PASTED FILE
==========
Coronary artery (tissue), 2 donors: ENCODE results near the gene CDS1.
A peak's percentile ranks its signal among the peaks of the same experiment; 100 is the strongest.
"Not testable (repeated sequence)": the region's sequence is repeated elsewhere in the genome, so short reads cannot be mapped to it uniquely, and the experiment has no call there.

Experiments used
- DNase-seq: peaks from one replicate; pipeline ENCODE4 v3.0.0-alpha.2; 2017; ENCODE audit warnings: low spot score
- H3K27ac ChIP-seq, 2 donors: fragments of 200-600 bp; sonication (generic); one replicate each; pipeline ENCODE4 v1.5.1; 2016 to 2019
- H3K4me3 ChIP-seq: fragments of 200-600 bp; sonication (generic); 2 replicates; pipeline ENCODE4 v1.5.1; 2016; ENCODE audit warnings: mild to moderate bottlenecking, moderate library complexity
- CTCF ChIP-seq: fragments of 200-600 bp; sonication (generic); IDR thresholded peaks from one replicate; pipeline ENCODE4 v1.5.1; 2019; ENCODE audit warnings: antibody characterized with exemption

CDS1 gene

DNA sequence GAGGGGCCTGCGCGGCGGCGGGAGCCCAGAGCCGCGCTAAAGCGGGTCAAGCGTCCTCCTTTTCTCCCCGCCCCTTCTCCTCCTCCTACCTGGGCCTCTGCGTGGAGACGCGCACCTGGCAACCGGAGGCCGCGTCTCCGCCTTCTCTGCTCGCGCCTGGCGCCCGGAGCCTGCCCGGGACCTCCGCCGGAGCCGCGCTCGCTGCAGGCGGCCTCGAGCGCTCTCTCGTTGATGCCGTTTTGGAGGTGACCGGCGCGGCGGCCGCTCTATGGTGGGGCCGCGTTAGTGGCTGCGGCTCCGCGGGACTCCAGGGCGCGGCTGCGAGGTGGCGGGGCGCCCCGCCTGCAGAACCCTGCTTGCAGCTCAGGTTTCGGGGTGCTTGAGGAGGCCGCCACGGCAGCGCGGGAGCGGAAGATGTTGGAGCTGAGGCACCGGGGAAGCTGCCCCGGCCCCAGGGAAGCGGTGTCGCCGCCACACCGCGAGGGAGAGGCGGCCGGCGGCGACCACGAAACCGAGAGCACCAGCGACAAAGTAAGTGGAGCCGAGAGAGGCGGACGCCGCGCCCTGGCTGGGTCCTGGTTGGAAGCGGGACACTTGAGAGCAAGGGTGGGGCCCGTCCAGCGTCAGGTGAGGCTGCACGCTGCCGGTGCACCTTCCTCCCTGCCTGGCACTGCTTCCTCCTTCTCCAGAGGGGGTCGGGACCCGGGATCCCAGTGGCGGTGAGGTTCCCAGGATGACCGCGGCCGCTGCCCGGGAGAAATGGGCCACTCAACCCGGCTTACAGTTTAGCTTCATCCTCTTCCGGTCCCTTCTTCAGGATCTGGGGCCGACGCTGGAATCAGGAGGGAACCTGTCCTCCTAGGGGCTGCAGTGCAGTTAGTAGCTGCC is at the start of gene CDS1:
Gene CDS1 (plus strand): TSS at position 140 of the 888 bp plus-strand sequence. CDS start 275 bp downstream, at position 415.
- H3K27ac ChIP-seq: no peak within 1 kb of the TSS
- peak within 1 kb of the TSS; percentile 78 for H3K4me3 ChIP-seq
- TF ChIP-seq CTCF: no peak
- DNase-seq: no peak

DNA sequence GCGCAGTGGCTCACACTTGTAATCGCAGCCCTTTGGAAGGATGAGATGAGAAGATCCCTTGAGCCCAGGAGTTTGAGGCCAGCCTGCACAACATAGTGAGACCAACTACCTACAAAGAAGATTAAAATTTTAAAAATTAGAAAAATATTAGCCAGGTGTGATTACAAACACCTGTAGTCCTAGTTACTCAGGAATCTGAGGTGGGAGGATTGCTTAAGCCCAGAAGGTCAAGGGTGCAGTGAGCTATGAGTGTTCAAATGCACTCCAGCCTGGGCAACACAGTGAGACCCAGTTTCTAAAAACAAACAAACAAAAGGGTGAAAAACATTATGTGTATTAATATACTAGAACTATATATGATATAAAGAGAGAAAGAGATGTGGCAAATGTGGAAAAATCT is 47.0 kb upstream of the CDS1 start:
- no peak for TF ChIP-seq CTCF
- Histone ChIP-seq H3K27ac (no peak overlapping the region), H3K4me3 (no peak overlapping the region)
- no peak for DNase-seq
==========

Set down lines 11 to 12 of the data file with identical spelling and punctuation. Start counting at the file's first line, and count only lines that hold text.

Gene CDS1 (plus strand): TSS at position 140 of the 888 bp plus-strand sequence. CDS start 275 bp downstream, at position 415.
- H3K27ac ChIP-seq: no peak within 1 kb of the TSS